Date of Award

5-2009

Level of Access

Campus-Only Thesis

Degree Name

Master of Science (MS)

Department

Marine Biology

Advisor

Robert S. Steneck

Second Committee Member

James A. Wilson

Third Committee Member

Theodore V. Willis

Abstract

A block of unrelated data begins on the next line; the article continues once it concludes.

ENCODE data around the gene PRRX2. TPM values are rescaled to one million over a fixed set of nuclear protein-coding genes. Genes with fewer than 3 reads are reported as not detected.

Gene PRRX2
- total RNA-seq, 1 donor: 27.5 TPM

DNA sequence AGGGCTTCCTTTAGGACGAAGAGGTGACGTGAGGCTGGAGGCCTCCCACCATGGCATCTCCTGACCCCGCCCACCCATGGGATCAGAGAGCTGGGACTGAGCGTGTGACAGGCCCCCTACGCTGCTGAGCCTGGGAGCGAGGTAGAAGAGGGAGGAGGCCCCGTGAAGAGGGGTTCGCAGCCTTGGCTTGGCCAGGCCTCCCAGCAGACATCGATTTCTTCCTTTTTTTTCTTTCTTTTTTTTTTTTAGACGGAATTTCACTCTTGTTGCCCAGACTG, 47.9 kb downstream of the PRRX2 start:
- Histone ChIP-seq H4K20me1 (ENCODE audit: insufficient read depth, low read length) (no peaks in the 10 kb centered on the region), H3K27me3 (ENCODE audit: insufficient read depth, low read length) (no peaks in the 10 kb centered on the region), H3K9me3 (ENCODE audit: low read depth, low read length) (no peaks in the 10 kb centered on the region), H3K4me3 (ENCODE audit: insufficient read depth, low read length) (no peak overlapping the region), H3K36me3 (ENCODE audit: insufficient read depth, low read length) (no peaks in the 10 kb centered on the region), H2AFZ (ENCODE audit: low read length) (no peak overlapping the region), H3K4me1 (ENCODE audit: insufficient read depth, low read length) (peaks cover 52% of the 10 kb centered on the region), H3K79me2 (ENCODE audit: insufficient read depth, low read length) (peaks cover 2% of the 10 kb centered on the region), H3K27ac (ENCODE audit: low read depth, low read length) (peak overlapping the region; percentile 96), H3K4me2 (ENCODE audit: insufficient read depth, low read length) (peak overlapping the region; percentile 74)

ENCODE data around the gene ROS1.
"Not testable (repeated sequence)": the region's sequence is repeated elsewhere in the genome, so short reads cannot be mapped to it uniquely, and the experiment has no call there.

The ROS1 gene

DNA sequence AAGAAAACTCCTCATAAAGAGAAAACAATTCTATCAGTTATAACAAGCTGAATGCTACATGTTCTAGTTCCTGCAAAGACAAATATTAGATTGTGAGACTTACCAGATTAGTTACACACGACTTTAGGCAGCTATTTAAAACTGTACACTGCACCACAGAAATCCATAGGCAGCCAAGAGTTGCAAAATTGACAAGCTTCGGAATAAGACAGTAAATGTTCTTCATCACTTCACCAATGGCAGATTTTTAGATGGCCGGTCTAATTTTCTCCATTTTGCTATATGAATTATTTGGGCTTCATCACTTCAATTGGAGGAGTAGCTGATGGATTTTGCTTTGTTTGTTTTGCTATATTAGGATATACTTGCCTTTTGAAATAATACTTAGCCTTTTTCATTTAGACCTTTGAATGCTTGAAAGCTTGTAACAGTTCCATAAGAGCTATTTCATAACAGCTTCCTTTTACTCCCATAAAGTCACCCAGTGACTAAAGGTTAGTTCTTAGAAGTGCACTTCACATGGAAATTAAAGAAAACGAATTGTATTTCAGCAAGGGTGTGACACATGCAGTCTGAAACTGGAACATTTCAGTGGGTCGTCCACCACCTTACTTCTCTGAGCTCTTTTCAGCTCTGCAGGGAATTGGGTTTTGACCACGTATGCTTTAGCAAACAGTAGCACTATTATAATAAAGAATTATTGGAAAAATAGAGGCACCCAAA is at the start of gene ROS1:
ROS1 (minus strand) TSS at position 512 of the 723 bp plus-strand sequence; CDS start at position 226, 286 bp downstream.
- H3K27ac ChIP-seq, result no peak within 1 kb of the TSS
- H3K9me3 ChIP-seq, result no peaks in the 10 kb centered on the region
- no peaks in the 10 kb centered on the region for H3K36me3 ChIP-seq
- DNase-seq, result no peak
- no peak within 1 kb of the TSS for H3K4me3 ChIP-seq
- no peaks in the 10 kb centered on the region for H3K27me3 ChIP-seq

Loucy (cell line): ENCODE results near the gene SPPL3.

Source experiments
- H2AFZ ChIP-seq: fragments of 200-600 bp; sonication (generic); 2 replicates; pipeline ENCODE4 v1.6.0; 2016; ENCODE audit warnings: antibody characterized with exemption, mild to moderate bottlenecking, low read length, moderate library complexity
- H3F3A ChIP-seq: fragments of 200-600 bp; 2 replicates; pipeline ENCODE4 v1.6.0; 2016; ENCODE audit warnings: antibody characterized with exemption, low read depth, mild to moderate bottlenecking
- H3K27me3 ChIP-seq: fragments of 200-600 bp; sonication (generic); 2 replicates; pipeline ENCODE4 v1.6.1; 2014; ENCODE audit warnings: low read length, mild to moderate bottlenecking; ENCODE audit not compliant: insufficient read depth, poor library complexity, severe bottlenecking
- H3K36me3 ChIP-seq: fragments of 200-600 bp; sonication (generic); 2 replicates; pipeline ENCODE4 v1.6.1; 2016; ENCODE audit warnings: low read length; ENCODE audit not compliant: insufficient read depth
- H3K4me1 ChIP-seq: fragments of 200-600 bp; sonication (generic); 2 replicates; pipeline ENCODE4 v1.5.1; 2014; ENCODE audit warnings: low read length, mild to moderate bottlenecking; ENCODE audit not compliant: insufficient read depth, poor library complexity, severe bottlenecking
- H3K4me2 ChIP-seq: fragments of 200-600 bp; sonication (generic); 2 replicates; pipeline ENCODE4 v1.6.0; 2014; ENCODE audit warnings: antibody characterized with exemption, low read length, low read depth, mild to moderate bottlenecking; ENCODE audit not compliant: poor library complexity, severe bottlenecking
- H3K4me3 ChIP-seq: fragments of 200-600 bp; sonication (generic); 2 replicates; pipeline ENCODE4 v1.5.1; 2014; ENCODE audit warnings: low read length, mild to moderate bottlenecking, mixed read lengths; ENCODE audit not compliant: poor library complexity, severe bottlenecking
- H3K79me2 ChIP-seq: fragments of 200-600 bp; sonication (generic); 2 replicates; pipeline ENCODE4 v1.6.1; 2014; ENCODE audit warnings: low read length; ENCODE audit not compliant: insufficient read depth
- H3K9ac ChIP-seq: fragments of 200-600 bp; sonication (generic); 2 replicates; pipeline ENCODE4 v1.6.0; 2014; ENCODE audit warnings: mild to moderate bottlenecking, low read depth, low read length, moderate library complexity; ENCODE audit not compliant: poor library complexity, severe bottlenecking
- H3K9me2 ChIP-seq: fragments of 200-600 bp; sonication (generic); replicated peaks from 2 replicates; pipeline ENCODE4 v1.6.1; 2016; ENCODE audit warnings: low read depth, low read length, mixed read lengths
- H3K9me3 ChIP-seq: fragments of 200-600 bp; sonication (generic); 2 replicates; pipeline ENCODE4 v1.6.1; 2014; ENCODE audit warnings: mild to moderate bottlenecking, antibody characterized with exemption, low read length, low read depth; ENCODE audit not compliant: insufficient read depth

Once abundant, alewives have continued to decline since the 1960s and today regulators list them as a "species of concern". Maine is the only New England state with an active alewife fishery, but its landings have also declined since the 1970s. This study examined river-specific catch rates as a proxy for abundance and examined three potential drivers of alewife population dynamics including, river fishing management, access to upriver spawning habitats and ocean fishing effects. For this, we studied four Mid-coast Maine Rivers (Medomak, St. George, Damariscotta and Orland rivers) and examined historical accounts of river fishing management and river barriers (dams) to determine if changes in abundance correspond to changes in any of these drivers. We found no significant relationship between access to spawning habitat and alewife landings for any of the rivers. In fact, watershed access for alewives increased or remained constant during the period of greatest declines in populations and landings. Importantly, synchronous declines in alewife abundance among three rivers studied from 1976-1980, suggest ocean effects may be controlling landings. Correspondence among declines in State of Maine and Damariscotta River catch rates and Gulf of Maine abundances from trawl surveys suggest that ocean effects may be controlling alewife populations. While fishing in the oceans likely reduced local alewife harvests, river fishing may also have contributed to the decline. We also consider how management impacted the alewife fishery. Increased State communication with municipalities provided local managers with a more regional perspective of the status of the fishery. With this additional information, towns reduced fishing effort and in some instances closed the fishery. Local management supported non-mandated closures and at times their decisions were more conservative than state recommendations. We found that local management was attuned to ecological feedback about the impact of human activity and managers used this information to adapt and change their behavior. Though local management is an important component of successful fisheries management, we argue that multi-level governance is essential to sound fisheries management. In spite of these conservation efforts, we found that other, non-local factors appear to be the dominant drivers of alewife abundance. While populations remain suppressed, they have increased slightly during the 1990s, suggesting possible relaxation of negative drivers of alewife populations in mid-coast Maine.

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